// width of the moon
$moonsizes = [0,3,7,9,7,3,0];
// position where to place the bat
$positions = [6,25,43,60,75,89,102,83,65,48,33,19,6];
// prepare base moon painting
foreach($moonsizes as $size){
    $basepainting .= str_pad(str_repeat('=',$size),15," ",STR_PAD_BOTH)."\n";
// loop frames and place bat
foreach($positions as $position) {
    echo substr_replace($basepainting,'^o^',$position,3);

This is my first codegolf, if you have any suggestion i'm happy to hear :)

  • \$\begingroup\$ Welcome to PPCG! Nice first answer. Thanks. \$\endgroup\$ – ElPedro Oct 19 '16 at 13:12

Python 2, 112 bytes

b=['   ','^o^']
for k in range(91):r=k%7;print(b[k/7+r==12]*(r%6>0)+(r*(6-r)*8/5-5)*'m'+b[k/7%12==r]).center(15)

Print the picture. Each line has three parts

  • A potential bat on the left
  • Some number of m's for the moon
  • A potential bat on the right

These parts are concatenated and centered in a box of size 15 for spacing. To avoid the bats shifting the center, a missing bat is three spaces, the same length. For bats on top of or below the moon, the left bar slot is omitted and the right slot is occupied.

There are 91 lines: a 7-line picture for each of 13 pictures. These are counted up via divmod: As k counts from 0 to 91, (k/7, k%7) goes

(0, 0)
(0, 1)
(0, 2)
(0, 3)
(0, 4)
(0, 5)
(0, 6)
(1, 0)
(1, 1)
(12, 5)
(12, 6)

Taking the first value k/7 to be the picture and the second value r=k%7 as the row number within the picture, this counts up first by picture, then by row number within each picture, both 0-indexed.

The number of m's in the moon changes with row number r=k%7 as [0,3,7,9,7,3,0]. Rather than indexing into this, a formula was shorter. A convenient degree of freedom is that the 0's can be any negative value, as this still gives the empty string when multiplied by m. Fiddling with a parabola and floor-dividing gave a formula r*(6-r)*8/5-5.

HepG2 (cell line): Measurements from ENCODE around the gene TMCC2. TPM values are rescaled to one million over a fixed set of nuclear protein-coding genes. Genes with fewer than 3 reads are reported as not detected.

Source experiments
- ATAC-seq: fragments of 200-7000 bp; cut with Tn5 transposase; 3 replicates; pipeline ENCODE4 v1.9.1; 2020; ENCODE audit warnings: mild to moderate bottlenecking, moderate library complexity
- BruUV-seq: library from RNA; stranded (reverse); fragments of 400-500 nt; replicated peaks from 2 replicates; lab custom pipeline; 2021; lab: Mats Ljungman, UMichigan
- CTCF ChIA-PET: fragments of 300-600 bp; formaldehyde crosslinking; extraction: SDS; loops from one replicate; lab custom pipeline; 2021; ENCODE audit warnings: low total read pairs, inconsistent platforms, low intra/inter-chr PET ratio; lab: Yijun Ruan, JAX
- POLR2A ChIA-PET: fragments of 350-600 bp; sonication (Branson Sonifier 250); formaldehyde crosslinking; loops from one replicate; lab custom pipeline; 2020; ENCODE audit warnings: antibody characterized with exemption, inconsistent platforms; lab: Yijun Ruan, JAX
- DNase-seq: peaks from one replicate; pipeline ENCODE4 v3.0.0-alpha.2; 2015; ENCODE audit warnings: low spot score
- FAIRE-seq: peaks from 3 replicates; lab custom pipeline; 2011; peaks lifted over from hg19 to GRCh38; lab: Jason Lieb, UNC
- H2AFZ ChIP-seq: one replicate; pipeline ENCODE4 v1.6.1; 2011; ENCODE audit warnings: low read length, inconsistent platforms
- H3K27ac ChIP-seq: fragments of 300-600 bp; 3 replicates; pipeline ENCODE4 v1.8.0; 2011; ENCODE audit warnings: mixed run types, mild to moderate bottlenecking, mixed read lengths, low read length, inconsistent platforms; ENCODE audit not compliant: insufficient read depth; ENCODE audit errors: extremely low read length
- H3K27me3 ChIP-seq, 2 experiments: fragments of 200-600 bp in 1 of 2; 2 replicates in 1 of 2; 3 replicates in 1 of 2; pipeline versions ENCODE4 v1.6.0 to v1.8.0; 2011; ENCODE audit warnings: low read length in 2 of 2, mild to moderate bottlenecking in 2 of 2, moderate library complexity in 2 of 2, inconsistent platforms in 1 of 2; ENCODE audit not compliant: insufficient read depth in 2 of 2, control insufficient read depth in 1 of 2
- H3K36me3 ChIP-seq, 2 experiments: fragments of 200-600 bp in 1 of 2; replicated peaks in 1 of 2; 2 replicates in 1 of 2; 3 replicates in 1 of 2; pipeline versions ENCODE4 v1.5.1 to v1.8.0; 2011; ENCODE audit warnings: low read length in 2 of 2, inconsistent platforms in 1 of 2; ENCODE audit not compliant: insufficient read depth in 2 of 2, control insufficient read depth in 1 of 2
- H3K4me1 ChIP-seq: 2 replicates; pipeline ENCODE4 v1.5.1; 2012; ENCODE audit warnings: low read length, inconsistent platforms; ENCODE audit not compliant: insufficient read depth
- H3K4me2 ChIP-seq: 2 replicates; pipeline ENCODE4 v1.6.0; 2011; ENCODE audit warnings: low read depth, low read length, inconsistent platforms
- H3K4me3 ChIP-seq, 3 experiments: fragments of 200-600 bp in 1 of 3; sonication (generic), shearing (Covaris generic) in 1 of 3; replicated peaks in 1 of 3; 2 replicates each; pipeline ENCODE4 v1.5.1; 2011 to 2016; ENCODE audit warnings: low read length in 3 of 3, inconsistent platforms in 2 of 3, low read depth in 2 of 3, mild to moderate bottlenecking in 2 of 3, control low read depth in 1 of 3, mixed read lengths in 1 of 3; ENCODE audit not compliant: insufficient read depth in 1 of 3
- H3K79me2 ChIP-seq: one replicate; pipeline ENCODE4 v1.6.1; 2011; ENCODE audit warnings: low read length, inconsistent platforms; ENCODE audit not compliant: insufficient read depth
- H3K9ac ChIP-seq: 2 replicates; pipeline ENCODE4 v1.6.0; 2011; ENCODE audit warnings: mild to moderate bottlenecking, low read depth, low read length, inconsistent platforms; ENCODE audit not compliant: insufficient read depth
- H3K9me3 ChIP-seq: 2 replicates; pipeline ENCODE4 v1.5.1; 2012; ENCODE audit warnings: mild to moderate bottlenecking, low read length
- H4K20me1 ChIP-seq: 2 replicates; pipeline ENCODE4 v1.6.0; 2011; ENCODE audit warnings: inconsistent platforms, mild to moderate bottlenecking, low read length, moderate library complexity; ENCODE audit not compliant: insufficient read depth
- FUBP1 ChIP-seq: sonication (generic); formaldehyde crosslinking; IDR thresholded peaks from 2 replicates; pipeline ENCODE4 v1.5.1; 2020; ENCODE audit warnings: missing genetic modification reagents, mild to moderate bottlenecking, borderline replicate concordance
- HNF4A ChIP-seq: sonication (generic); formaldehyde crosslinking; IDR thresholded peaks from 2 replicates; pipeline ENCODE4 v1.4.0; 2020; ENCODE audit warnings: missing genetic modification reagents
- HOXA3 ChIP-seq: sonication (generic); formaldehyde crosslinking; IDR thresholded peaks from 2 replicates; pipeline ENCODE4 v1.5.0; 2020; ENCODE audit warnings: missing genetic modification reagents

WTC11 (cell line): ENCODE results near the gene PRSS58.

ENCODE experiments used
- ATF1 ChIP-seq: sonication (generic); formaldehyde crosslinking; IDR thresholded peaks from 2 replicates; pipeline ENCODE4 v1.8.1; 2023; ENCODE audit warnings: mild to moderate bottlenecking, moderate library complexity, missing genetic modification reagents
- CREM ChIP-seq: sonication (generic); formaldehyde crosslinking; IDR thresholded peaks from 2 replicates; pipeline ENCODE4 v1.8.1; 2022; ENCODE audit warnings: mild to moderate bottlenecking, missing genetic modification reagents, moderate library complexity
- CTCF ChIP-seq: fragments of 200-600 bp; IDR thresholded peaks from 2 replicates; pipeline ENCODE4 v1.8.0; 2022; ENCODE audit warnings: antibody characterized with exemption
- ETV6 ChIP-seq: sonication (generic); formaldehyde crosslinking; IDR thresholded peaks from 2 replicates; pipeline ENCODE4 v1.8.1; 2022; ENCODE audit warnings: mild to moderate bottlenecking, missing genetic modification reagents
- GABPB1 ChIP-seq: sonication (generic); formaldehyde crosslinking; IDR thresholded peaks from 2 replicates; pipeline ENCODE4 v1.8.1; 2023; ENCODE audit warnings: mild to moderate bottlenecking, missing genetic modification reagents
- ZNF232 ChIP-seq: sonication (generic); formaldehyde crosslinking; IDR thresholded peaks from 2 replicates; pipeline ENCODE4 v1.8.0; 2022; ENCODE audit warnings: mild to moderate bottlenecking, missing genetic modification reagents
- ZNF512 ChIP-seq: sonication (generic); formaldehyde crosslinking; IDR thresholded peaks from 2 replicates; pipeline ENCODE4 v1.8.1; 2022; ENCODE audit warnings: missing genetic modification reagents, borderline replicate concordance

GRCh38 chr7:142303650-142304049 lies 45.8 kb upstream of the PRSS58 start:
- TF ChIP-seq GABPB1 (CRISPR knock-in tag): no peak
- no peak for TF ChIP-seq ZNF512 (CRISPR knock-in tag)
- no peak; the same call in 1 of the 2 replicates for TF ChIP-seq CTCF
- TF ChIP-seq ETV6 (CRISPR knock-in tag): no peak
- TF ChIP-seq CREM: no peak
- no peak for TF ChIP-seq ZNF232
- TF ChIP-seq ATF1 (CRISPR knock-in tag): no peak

Now, we look at selecting whether to draw a bat or empty space on either side. The array b=[' ','^o^'] contains the options.

The bat in row 0 on in picture 0 (on top), in row 1 in picture 1 (on the right), on to in row 6 in picture 6 (on top). So, it's easy to check whether it appears as the row and picture number as being equal, k/7==r. But we also need picture 12 to look like picture 0, so we take the picture number modulo 12 first.

On the left it's similar. The bat appears on the left in rows r=5,4,3,2,1 in pictures 7,8,9,10,11. So, we check whether the row and picture number sum to 12. We also make sure to draw nothing rather than three spaces on rows 0 and 6 -- the right bat slot will draw the bat, and we must not mess up its centering.

  • 1
    \$\begingroup\$ Any chance of a quick explanation @xnor? I've run it and it sure does work so no explanation needed but if you have time and the inclination it would be interesting for educational purposes :) \$\endgroup\$ – ElPedro Oct 18 '16 at 18:06
  • \$\begingroup\$ +1 for "Fiddling with a parabola and floor-dividing..." -- if I had to guess, that's the first time that phrase has been used in PPCG... :-) \$\endgroup\$ – zmerch Oct 20 '16 at 11:24
  • \$\begingroup\$ Thanks @xnor. Awesome explanation. I am gonna have to spend some time studying this :) \$\endgroup\$ – ElPedro Oct 20 '16 at 21:55

C#, 615 582 337 bytes

This is my first (still far too readable) attempt at one of these, so I'll gladly welcome any suggestions to shave off a few hundred bytes! Top of my list right now is a shorter way to create the moon array.

void M(){string[]m={"","      mmm","    mmmmmmm","   mmmmmmmmm","    mmmmmmm","      mmm",""};var b="^o^";for(int x=0;x<13;x++){var a=(string[])m.Clone();int n=x>6?12-x:x;int[] j={0,1,3,6};a[n]=!a[n].Contains("m")?"      "+b:x<=n?a[n]+b:new string(' ',j[Math.Abs(9-x)])+b+a[n].Replace(" ","");foreach(var c in a){Console.WriteLine(c);}}}